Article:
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Tag Archives: Innovation

Ferrolic Display Makes Good Use Of Ferro Fluid

Ferrolic

You’ve probably seen Ferrofluid before: it’s a black goo that contains iron particles and reacts to magnets in a fascinating way. Zelf Koelman became so enamoured with the little blobs that he and his team spend “a few thousand hours” developing Ferrolic, a special display piece that uses Ferrofluid in creative and mesmerizing ways.

In the front, the display has a basin comparable to an aquarium in which Ferro Fluid can move freely. Behind the scenes powerful electromagnets enable Ferollic to influence the fluid’s shape, to pick it up and move it around. Both modules, the basin and the electronics, sit secure in an aluminium frame.

The software behind these electromagnets, and thus the shapes and information displayed, can be edited. Ferrolic is controlled by an intelligent internal system that is accessible trough a web-browser. In this way users can assign “the creatures” to display time, text, shapes and transitions. Experienced users can create animations from their own custom shapes.

In the display above, Ferrolic is being used as a clock, but that’s just one of the many thousands of things it can display.

It’s a work in progress, and a Kickstarter is planned for some time in the future. But for now there are 24 early production models available for anyone who’d like to develop for Ferrolic… at the princely sum of €7,500 or about $8,500USD.

Ferrolic from zelfkoelman on Vimeo.

[ Product Page ] VIA [ Werd ]

Homping Grill Is An Upgrade To Portable BBQs

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BBQ season is in full swing and the list of ways to get your meat cooked is nearly endless. You’re going to have to add the Homping Grill to that: it’s a portable charcoal BBQ with an integrated fan, and 95% less smoke than traditional grills. It uses a special gel to light the briquettes, which reach 400 degrees within 2 to 3 minutes. The angled design of the cooking surface directs fat drippings away from the flames, reducing flareups and thereby keeping smoke production to a minimum. The battery-powered fan stokes the flames, maintaining a constant temp, or reducing it as needed. Best of all, it’s already available at $200.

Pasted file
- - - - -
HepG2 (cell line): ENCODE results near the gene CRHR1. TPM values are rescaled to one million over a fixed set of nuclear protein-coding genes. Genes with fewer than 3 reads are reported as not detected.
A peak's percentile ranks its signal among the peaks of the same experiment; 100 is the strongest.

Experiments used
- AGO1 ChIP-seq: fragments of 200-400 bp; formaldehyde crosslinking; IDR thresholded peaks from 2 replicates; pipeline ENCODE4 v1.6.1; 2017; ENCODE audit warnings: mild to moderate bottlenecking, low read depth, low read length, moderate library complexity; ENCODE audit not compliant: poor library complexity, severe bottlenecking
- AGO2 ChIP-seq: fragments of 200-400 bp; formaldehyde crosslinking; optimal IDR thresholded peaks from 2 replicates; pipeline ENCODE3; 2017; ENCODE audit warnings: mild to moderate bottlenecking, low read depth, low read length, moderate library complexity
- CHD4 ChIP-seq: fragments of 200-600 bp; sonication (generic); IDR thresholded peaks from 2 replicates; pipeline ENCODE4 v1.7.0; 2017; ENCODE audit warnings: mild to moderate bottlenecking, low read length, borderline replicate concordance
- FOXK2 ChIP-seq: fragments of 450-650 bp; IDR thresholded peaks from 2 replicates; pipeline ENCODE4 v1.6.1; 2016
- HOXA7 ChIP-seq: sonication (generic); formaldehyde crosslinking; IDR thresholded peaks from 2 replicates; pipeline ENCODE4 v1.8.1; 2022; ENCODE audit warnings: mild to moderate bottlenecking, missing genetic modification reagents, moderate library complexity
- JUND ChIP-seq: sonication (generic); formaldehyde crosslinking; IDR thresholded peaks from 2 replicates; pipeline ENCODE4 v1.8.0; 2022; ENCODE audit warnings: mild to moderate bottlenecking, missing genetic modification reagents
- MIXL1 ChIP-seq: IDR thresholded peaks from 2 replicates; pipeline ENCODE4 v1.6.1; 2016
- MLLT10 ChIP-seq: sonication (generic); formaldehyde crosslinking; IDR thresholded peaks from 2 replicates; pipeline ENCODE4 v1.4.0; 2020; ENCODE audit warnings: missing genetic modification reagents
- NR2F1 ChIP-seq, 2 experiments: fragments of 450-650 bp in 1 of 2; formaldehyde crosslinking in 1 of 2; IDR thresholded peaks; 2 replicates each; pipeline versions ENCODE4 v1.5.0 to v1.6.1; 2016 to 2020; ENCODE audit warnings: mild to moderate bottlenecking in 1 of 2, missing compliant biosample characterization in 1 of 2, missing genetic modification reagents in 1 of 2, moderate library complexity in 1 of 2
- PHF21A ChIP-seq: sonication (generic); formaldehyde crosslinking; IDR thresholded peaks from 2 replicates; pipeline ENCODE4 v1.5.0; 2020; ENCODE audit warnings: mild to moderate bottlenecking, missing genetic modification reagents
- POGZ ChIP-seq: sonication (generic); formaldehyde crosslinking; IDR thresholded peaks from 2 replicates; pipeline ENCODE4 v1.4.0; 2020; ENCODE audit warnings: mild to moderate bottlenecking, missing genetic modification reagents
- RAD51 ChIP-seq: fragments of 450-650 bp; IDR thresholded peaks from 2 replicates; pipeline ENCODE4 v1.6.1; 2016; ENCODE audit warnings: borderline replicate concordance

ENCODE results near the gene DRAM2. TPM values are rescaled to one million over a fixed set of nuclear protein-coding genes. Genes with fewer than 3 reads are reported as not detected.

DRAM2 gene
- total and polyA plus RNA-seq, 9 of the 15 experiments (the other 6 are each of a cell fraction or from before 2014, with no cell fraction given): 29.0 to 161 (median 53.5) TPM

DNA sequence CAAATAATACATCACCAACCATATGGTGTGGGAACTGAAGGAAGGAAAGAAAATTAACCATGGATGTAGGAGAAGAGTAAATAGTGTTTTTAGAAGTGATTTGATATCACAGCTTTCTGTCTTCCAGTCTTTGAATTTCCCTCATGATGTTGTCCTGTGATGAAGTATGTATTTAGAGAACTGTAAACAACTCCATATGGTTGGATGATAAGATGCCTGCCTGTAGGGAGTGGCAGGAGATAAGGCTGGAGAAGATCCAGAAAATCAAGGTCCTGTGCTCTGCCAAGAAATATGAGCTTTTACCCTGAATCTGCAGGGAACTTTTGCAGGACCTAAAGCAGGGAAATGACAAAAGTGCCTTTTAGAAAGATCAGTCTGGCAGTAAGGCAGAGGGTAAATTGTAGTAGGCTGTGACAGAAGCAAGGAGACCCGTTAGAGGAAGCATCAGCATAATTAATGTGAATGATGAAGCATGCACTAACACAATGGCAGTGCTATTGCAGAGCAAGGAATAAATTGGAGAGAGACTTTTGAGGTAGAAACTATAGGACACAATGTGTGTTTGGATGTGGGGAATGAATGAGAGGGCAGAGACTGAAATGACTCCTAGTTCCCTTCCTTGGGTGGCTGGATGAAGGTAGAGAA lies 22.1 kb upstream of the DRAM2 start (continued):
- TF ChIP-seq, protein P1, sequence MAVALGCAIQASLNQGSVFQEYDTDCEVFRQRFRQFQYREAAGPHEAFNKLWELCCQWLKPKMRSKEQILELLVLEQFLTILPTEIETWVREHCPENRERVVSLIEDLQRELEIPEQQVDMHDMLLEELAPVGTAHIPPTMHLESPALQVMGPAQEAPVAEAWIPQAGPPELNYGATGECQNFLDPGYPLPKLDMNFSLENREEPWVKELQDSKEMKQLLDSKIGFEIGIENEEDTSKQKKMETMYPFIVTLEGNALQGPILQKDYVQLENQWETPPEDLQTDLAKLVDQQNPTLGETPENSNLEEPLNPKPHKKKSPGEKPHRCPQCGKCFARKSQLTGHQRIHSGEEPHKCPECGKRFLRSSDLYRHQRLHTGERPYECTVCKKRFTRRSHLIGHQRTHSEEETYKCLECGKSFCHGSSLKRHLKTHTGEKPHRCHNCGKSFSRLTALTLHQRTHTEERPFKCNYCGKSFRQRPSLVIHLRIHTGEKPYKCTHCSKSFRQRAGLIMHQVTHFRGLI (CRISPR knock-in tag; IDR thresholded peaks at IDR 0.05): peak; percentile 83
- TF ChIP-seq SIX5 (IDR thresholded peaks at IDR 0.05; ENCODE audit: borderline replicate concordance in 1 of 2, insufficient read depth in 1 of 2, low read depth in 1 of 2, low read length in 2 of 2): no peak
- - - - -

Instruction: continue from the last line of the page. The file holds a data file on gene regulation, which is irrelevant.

[ Product Page ] VIA [ Werd ]

Sketchbook Made From Synthetic Skin For Tattoo Artists To Practice On

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Everyone has to start somewhere, but when it comes to tattoos, you’d hope your artist wouldn’t start on you. Like anyone else developing a craft, they need practice, but low-standards Guinea Pigs are hard to come by. That’s why we’re really digging Tattoo Art Magazine’s initiative to create “The Skin Book”, a sketchbook made entirely of artificial skin, as part of a marketing push made in partnership with Brazilian ad agency Lew’Lara TBWA. Each page is made to feel just like a different part of the body, such as knuckles or a man’s chest. Artists can practice their craft while using real ink and needles, which we imagine behave differently than pencils.

There’s no word on whether The Skin Book will ever see the light of day as a product you can purchase, or if it is to remain a marketing prop. But now knowing it exists highlights the fact that this is very probably a product that would find a market in no time, and should consequently be taken seriously as more than just a conversation piece.

VIA [ Gizmodo ]

Single-Serve Coffee Pods Are So Yesterday. Meet Genie, The Single Serve Food Pod Machine

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Most people who buy a Keurig machine love it: it makes coffee, hot chocolate, and even tea in less than a minute, with barely any maintenance and fussing around. So it stands to reason that the same principle could be equally successful if instead of liquids, a similar machine would be able to handle foods. Well that’s exactly what the Genie claims to be able to do. “Ayelet Carasso and Doron Marco are the Israeli entrepreneurs behind the device”, and they claim that all you have to do to get a hot meal is pop a pod of freeze dried foodstuffs in the machine, press a button and wait a minute. The Genie then… does its magic and spits out complex things like muffins, chicken and rice, and chocolate soufflé. The inner workings of the machine are a bit of a secret, so we’re not sure how it does what it does, but the pictures of the resulting foods look promising. The food in the pods have a shelf life of 1 to 2 years, and can be tweaked for those with dietary requirements.

It’ll cost a few hundred dollars when it’s released in Israel in the coming months, with a wider roll-out planned for later if successful there. The food pods will cost about as much as a similar, non-pod meal would normally cost.

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Nexpaq Case Gives Your Current Phone Ara-like Functionality

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Remember Phone Bloks? No? What about Project Ara? In case you need a refresher, this is one of Google’s projects, one that will create a completely modular smartphone, where individual hardware components can easily be replaced, independently of others, at your discretion. Well, it’s a nice idea but it’s taking a while to get to market. Meanwhile, we have a cool case here that purports to do much the same thing, only with an iPhone 6, Galaxy S5 or Galaxy S6 Edge. The case comes with a 1,000mAh battery, and you can add up to 6 different modules that can do a variety of things, like a breathalyzer, an Air Quality sensor, an SD card reader, extra battery modules, a Super LED flashlight, and more. The integrated battery powers the modules, and can also give your phone extra juice. Modules can be swapped between cases, so an Android user could technically trade one of his modules with an iPhone 6 user. And of course the SDK is open so third party developers are free to make new modules that will work with the Nexpaq case.